In Port-au-Prince, normally bustling streets were empty as the nation is in a “lockdown mode” announced days earlier by several union, trade, and civil society organizations.
As is customary on days of protest, on Mon., Sep. 16 and to a lesser extent, Tue., Sep. 17, major roadways were blocked by burning tires, boulders, dumpsters, and anything capable of impeding traffic. In the developing situation, even small side roads have been blocked. Many citizens are spontaneously doing their part to shut down the city.
Protestors also marched through the streets to demand Jovenel’s resignation. One protestor in the capital was reportedly shot to death by police.
It’s not just in Port-au-Prince. In the nation’s second and third largest cities, Cap-Haïtien and Les Cayes, the movements began Sun., Sep. 15 and escalated as of Monday morning. In Gonaïves, there are thousands in the streets. There they have taken down a massive, over-the-roadway sign that welcomes people into the city. In Jacmel, the movement has taken a more artistic expression in some places.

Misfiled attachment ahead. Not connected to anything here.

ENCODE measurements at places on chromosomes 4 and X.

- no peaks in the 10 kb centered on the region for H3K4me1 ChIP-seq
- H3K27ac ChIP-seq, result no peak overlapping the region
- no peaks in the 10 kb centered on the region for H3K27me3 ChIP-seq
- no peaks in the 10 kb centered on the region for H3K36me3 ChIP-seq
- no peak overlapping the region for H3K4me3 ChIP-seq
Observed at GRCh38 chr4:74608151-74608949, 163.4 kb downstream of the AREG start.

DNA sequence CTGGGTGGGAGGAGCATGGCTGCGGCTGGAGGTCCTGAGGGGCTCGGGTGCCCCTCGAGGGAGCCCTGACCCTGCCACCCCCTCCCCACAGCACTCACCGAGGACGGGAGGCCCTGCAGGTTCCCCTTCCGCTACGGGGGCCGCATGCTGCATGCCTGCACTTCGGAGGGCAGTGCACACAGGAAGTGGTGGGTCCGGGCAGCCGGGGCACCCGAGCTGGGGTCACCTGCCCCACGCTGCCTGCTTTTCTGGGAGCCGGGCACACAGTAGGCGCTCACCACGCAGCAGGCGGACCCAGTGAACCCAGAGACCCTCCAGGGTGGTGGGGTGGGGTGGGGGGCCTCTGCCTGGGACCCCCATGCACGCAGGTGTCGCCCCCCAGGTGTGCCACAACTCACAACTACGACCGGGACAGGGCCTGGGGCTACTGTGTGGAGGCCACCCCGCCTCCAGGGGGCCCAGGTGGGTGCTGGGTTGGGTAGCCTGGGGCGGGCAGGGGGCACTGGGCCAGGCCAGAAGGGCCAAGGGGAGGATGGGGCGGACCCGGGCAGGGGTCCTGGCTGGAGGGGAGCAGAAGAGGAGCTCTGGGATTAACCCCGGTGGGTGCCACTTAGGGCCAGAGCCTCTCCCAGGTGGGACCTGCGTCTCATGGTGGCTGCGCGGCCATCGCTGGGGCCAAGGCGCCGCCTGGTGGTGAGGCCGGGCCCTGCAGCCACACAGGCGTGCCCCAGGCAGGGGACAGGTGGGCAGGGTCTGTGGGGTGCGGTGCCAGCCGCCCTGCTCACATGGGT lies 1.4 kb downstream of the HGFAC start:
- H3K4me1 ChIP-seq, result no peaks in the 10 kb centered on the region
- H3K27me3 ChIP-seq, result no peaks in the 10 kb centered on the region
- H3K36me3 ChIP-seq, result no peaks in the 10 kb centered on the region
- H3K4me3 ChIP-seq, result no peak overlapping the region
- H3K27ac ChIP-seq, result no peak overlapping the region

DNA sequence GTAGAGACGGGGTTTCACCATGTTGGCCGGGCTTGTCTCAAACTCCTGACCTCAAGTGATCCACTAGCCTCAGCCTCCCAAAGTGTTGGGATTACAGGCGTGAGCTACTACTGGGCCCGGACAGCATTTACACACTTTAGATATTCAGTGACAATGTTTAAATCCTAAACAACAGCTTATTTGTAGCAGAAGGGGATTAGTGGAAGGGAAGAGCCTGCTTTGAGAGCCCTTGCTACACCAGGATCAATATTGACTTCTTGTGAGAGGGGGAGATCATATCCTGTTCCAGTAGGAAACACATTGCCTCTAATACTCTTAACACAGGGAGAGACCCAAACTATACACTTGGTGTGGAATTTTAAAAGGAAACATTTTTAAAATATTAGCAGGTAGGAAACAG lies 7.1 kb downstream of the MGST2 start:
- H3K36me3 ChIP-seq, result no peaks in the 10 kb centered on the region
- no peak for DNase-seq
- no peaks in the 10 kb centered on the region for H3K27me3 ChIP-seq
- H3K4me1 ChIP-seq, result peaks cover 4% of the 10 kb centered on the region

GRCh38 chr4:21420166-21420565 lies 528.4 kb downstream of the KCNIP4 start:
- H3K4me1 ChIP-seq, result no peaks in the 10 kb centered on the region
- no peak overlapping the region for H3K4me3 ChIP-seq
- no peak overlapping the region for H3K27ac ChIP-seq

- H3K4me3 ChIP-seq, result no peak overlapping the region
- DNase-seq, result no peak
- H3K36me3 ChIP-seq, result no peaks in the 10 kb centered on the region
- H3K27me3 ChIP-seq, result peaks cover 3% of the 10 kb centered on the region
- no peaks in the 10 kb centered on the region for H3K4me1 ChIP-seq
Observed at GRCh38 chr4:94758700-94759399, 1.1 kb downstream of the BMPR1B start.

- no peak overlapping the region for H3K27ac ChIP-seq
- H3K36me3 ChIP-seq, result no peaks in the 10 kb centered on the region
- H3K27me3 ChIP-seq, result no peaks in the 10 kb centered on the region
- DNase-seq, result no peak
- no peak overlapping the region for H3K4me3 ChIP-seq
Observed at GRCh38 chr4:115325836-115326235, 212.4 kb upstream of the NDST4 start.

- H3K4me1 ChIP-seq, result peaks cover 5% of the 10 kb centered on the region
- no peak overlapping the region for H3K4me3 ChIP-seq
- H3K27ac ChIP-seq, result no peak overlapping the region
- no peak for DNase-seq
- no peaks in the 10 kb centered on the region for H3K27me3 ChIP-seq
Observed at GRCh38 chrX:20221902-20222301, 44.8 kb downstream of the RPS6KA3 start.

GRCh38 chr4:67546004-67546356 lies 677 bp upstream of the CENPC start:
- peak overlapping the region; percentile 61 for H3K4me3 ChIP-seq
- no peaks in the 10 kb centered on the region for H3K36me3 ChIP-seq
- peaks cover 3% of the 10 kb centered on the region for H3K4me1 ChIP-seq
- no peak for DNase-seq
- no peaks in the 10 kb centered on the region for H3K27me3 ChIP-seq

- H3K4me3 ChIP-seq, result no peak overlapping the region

The movement’s initiators are many and uncoordinated. There was a sense of mulling over whether to hold the lockdown until President Jovenel Moïse resigns, as demonstrators have demanded since the uprising of July 2018, or on the other hand, to lift the lockdown temporarily after a day or two, to resume again later. There were burning tire barricades on Tuesday, but fewer, possibly signaling that this latest uprising will be spasmodic.
One thing is for certain, the situation is critically worsened by a severe gasoline shortage brought on by the administration’s policies. The government owes fuel distributors about $100 million, and they say they won’t resume deliveries until their bills are met. There is no complete payment in sight.
The gasoline crisis has no way of being resolved without a steep hike in gas prices or massive international assistance and supply of fuels. The former would not solve the problem and would exacerbate protests; the latter is expensive, unlikely, and not sustainable.
This article was first published in The Haiti Sentinel. This version has been edited and updated by Haïti Liberté.